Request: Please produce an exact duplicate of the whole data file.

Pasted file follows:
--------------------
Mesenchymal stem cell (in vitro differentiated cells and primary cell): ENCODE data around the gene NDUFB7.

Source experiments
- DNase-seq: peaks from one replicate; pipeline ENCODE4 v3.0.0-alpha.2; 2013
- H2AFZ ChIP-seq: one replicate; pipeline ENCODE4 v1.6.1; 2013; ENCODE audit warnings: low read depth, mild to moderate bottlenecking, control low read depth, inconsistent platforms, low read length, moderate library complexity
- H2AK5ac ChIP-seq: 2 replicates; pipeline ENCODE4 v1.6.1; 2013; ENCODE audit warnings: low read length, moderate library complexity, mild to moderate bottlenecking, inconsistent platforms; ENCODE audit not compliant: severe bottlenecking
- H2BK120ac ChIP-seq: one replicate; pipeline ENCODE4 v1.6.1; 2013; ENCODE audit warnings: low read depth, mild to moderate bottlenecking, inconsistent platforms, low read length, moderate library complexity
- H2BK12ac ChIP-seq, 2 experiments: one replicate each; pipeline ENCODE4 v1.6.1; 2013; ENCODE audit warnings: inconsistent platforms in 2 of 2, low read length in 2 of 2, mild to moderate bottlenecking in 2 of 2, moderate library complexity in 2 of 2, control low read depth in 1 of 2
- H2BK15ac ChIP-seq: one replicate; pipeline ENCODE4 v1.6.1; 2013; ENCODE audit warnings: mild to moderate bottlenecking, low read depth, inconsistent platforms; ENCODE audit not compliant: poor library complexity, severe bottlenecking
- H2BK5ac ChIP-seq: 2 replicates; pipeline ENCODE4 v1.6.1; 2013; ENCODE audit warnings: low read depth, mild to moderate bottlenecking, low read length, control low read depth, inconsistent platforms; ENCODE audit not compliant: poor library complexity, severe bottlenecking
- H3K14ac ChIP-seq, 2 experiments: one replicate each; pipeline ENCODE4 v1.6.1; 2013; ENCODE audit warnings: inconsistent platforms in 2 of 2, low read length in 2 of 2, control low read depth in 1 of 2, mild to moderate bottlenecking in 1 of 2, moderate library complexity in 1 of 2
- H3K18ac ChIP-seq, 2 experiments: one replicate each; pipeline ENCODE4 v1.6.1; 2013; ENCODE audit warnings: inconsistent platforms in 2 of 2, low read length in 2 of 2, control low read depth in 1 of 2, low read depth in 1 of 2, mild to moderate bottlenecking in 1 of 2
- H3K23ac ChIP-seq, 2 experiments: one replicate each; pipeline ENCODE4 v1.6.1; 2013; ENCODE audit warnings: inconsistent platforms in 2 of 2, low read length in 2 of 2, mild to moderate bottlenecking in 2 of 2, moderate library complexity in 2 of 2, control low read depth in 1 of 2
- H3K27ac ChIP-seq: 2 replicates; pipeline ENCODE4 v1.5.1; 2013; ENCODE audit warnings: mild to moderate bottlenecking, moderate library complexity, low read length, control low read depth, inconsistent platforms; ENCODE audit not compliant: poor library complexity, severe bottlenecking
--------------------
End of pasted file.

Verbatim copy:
Mesenchymal stem cell (in vitro differentiated cells and primary cell): ENCODE data around the gene NDUFB7.

Source experiments
- DNase-seq: peaks from one replicate; pipeline ENCODE4 v3.0.0-alpha.2; 2013
- H2AFZ ChIP-seq: one replicate; pipeline ENCODE4 v1.6.1; 2013; ENCODE audit warnings: low read depth, mild to moderate bottlenecking, control low read depth, inconsistent platforms, low read length, moderate library complexity
- H2AK5ac ChIP-seq: 2 replicates; pipeline ENCODE4 v1.6.1; 2013; ENCODE audit warnings: low read length, moderate library complexity, mild to moderate bottlenecking, inconsistent platforms; ENCODE audit not compliant: severe bottlenecking
- H2BK120ac ChIP-seq: one replicate; pipeline ENCODE4 v1.6.1; 2013; ENCODE audit warnings: low read depth, mild to moderate bottlenecking, inconsistent platforms, low read length, moderate library complexity
- H2BK12ac ChIP-seq, 2 experiments: one replicate each; pipeline ENCODE4 v1.6.1; 2013; ENCODE audit warnings: inconsistent platforms in 2 of 2, low read length in 2 of 2, mild to moderate bottlenecking in 2 of 2, moderate library complexity in 2 of 2, control low read depth in 1 of 2
- H2BK15ac ChIP-seq: one replicate; pipeline ENCODE4 v1.6.1; 2013; ENCODE audit warnings: mild to moderate bottlenecking, low read depth, inconsistent platforms; ENCODE audit not compliant: poor library complexity, severe bottlenecking
- H2BK5ac ChIP-seq: 2 replicates; pipeline ENCODE4 v1.6.1; 2013; ENCODE audit warnings: low read depth, mild to moderate bottlenecking, low read length, control low read depth, inconsistent platforms; ENCODE audit not compliant: poor library complexity, severe bottlenecking
- H3K14ac ChIP-seq, 2 experiments: one replicate each; pipeline ENCODE4 v1.6.1; 2013; ENCODE audit warnings: inconsistent platforms in 2 of 2, low read length in 2 of 2, control low read depth in 1 of 2, mild to moderate bottlenecking in 1 of 2, moderate library complexity in 1 of 2
- H3K18ac ChIP-seq, 2 experiments: one replicate each; pipeline ENCODE4 v1.6.1; 2013; ENCODE audit warnings: inconsistent platforms in 2 of 2, low read length in 2 of 2, control low read depth in 1 of 2, low read depth in 1 of 2, mild to moderate bottlenecking in 1 of 2
- H3K23ac ChIP-seq, 2 experiments: one replicate each; pipeline ENCODE4 v1.6.1; 2013; ENCODE audit warnings: inconsistent platforms in 2 of 2, low read length in 2 of 2, mild to moderate bottlenecking in 2 of 2, moderate library complexity in 2 of 2, control low read depth in 1 of 2
- H3K27ac ChIP-seq: 2 replicates; pipeline ENCODE4 v1.5.1; 2013; ENCODE audit warnings: mild to moderate bottlenecking, moderate library complexity, low read length, control low read depth, inconsistent platforms; ENCODE audit not compliant: poor library complexity, severe bottlenecking